John Zois is the EVP of acquisitions and co-productions at Anton, the UK-based production, finance and sales company launched by Sébastien Raybaud in 2011 which co-financed the Paddington films, Non-Stop and A Shaun The Sheep Movie: Farmageddon, among others.
Los Angeles-based Zois runs Anton’s US office and since arriving from Global Road in early 2019 has shepherded three films into production: Gerard Butler thriller Greenland, Sundance selection The Night House with Rebecca Hall, and Scott Free’s Naked Singularity with John Boyega.
He also oversees AFM sales title Mothers’ Instinct starring Jessica Chastain and Anne Hathaway, and a development slate of more than 10 projects.
Anton is co-financing a high-end TV drama fund with the BBC that is backing His Dark Materials, among others, and is partnering on a TV development slate with WestEnd Films.
What’s your sense of the marketplace?
It seems like there’s a solid slate of projects going to AFM. Globally there is obviously a great need for product. That, in combination with production slowly starting to ramp back up, means things are getting back on track.
What’s on the production slate?
Greenland is coming out on PVoD [in the US] on December 18. The Night House we’re still discussing with Searchlight [which acquired the film at Sundance]. Our pulpy thriller Naked Singularity should be wrapping up post-production very soon. We’ll be able to talk more about our psychological thriller Come Closer very soon. We have a hefty development slate including our rom-com The Roommate based on the book that’s being adapted by Meredith Dawson.
You haven’t shot anything during the pandemic. Are you prepared to do so?
If there’s a project that we feel is ready to go, we’re going to figure it out no matter what. I don’t think that we’re going to slow down. We have plans in the very near future to put something into production.
Are talent willing to jump onto projects these days?
Yes. As a financier, we’re in a more advantageous position because if we’re on it, that project’s going. Everybody wants to work.
What’s your take on pre-sales?
On the domestic side, it definitely seems to be that they’re focusing over the last few months on finished films, and to a lesser extent, footage which makes sense. However, as we saw during Cannes, there’s still a huge appetite for some of these pre-buys for the right project. I feel Mothers’ Instinct hits that mark for pre-buy.
You sold the world on Greenland to STX, they licensed international theatrical, and it’s debuting in the US on PVoD followed by HBO Max. Why not hold out for theatrical?
Ultimately it made more sense to explore a hybrid model. And once we get through Covid and the theatres are hopefully fully operational again, we’ll go back and look at our projects and consider both sides again. We’ve opened number one in 26 countries and we still have a good portion of the world to go.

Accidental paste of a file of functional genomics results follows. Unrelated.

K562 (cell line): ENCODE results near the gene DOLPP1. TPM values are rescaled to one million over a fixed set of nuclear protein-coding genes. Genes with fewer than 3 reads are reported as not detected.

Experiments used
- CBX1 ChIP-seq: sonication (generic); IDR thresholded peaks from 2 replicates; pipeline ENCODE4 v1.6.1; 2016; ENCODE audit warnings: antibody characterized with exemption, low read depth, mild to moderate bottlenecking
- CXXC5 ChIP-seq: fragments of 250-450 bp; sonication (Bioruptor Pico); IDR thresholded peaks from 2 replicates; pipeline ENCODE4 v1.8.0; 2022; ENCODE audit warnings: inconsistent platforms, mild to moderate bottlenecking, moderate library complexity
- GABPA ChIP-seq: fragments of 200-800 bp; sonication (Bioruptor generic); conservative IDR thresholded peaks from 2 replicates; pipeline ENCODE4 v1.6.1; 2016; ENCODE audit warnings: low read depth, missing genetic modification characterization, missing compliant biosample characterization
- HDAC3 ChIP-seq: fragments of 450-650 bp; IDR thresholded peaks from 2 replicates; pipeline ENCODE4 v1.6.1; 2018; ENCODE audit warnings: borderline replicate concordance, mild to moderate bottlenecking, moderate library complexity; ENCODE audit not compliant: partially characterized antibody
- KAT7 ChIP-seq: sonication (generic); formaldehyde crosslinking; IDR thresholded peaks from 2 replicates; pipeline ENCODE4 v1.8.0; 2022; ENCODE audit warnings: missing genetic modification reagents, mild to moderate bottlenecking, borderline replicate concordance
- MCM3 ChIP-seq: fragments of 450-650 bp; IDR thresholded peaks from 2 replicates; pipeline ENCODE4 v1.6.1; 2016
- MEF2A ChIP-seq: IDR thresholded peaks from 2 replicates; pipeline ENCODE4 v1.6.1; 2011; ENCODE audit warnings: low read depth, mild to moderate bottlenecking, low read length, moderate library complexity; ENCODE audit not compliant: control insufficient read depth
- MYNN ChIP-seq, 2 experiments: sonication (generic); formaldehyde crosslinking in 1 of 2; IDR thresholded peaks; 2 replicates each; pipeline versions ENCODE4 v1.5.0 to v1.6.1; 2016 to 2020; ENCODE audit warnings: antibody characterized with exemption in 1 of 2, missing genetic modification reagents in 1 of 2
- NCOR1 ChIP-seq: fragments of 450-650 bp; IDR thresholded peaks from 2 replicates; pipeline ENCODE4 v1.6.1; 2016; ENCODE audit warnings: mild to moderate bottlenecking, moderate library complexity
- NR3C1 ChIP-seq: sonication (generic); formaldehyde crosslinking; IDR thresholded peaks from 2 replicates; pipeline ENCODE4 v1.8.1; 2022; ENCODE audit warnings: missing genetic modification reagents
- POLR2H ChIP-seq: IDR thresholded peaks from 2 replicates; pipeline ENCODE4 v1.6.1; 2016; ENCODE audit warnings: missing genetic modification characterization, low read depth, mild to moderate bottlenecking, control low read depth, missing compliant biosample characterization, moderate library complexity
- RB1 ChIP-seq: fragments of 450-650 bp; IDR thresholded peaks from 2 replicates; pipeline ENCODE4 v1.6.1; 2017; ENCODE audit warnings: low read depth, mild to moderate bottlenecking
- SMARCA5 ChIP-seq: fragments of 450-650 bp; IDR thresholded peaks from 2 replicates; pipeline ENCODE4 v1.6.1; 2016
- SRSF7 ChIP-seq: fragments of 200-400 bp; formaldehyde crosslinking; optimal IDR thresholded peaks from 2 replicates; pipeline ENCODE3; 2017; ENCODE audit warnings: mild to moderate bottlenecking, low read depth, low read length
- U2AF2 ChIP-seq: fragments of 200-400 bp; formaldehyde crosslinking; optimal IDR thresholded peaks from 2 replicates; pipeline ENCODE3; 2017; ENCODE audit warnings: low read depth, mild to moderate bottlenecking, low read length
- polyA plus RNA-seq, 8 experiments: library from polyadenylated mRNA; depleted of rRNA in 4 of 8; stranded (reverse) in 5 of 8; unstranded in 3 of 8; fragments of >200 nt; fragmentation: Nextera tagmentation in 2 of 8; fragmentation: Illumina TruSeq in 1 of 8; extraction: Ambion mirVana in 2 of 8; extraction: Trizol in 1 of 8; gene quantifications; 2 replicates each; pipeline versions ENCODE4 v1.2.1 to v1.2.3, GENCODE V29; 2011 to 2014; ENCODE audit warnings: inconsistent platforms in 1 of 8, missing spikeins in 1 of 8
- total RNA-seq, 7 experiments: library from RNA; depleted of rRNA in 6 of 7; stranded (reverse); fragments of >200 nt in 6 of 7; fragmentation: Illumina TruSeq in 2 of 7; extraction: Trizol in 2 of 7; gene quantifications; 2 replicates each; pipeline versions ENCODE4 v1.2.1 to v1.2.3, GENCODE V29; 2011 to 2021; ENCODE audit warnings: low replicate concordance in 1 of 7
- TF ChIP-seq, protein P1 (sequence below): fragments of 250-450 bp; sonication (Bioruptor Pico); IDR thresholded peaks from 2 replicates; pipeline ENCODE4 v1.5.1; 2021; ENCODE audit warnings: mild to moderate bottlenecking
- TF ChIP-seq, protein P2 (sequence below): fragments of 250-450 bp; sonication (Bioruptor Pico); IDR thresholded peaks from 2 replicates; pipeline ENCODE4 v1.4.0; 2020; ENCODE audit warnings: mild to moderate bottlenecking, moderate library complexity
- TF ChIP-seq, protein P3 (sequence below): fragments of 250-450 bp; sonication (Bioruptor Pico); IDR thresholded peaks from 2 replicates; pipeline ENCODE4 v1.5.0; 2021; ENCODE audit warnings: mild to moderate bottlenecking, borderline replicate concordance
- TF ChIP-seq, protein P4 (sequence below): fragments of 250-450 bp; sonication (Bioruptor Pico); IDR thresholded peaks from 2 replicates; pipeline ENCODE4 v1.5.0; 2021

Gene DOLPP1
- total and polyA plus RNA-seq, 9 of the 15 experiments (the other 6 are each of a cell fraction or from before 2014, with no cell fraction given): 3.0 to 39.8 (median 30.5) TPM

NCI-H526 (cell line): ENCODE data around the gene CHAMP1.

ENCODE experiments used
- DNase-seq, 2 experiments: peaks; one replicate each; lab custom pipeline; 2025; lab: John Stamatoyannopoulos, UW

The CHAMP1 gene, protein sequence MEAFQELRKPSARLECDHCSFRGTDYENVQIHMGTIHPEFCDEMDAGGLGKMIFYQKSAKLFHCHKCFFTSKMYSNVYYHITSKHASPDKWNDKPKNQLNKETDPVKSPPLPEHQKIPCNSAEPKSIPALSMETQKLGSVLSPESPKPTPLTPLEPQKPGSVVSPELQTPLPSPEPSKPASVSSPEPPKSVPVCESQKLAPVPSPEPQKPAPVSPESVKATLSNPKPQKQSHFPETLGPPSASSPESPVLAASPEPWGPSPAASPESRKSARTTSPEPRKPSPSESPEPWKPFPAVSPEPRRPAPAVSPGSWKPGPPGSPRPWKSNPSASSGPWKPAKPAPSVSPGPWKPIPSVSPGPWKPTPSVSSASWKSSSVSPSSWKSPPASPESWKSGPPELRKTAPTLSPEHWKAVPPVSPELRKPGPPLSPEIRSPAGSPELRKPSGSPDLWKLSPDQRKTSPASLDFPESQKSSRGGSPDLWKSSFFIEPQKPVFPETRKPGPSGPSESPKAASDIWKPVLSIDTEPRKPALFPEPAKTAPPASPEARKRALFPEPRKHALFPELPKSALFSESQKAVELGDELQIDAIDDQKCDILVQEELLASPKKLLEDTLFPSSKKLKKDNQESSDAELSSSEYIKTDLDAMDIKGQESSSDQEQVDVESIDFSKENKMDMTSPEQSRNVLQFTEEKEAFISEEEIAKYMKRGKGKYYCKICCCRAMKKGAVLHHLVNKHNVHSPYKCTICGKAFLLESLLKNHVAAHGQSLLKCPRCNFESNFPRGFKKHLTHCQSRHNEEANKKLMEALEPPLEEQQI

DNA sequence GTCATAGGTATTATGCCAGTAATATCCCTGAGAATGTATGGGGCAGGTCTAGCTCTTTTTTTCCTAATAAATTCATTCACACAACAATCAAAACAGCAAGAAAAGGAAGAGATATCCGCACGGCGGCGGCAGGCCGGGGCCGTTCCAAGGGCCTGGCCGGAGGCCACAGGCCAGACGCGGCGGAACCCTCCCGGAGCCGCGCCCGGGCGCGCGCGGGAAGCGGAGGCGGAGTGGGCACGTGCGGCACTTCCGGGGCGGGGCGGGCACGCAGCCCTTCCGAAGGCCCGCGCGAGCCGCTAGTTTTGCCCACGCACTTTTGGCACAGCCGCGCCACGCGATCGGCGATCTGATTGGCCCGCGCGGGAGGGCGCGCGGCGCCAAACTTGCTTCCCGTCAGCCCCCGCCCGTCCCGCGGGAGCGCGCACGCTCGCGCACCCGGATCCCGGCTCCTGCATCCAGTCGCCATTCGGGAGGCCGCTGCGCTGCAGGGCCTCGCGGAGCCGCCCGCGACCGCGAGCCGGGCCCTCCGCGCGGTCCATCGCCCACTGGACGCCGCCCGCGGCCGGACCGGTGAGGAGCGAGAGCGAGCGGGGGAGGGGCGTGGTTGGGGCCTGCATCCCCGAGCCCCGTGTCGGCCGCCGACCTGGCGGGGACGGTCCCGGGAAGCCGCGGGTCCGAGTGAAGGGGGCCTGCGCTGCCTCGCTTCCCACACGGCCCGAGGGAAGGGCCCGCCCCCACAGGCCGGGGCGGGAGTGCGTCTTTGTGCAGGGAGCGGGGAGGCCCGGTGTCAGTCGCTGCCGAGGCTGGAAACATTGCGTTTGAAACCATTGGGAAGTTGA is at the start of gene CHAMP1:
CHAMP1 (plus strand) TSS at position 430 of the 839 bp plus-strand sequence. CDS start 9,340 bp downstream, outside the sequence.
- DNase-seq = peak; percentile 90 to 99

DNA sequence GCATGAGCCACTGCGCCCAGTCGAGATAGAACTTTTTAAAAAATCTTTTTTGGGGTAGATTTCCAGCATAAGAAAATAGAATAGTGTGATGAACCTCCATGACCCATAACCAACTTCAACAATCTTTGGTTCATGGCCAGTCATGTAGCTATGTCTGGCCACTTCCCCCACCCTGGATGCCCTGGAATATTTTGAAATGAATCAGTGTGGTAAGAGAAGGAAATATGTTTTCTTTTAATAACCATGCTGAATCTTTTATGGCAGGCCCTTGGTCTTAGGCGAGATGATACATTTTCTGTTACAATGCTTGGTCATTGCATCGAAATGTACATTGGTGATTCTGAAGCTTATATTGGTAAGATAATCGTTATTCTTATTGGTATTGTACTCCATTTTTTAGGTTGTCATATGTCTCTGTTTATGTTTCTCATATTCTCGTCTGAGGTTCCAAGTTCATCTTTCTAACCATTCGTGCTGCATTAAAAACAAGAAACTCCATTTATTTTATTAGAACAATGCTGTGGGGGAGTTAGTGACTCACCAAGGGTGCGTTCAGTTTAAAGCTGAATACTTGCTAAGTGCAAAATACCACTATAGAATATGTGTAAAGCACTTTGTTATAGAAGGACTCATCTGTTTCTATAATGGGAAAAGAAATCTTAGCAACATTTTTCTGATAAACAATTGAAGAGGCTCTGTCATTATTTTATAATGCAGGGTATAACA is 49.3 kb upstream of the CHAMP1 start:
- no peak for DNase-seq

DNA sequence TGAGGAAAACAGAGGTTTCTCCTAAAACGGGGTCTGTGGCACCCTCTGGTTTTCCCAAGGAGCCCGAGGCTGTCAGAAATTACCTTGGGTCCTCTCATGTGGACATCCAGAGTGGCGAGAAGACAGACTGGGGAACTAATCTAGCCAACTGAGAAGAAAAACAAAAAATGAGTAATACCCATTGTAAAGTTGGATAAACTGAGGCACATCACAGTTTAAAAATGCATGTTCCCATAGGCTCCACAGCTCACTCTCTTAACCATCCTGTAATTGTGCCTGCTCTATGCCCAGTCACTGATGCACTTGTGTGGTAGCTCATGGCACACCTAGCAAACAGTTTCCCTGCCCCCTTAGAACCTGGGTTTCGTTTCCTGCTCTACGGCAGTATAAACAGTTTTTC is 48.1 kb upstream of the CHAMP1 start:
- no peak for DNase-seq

The idea of holdout is the operative term here. As we’ve seen from the recent release of otherwise guaranteed blockbusters like Tenet, box office was very soft with [theatre] restrictions in place. There was a need for product from these streamers and in the case of Greenland, HBO Max and PVoD felt like the right move.
How important is it to your buyers that US cinemas reopen in New York and Los Angeles?
New York and LA in themselves are not going to be the ones making the difference. It’s going to be about continuing to allow theatres to open with the proper precautions, and people feeling comfortable about going back.
How many films do you want to make each year?
Ideally we’re doing anywhere from three to four films that we’re fully financing, but we’re looking at a number of different models where we can be involved in a much higher volume of projects, doing some local-language films, utilising our operation in Europe, and going after the more broadly commercial plays in the US, like Greenland.
Can you expand on your local-language plans?
We have a multi-cultural team based throughout the world and wide relationships. We’re looking to tap into those and figure out ways to support great voices and how to help them get their films made.
What’s on the agenda with regard to your television activities?
We partnered with former BBC international executive Tobi De Graff to launch the company Beiboot [a high-end television development, packaging and financing operation]. Anton’s UK-based team and my colleague Celia Meirow [Anton’s SVP business development] have a very impressive slate so these things are expanding our global television side. That side is really going to start taking off soon.
What’s it like out there as a buyer? People have been writing lots of scripts this year.
The one thing we’ve been able to do without a hitch is continuing to develop. So yes, it has been a good time to do that. And I think that there’s going to be a lot of great material coming up. Hopefully that will lead to a number of solid packages in the market very soon.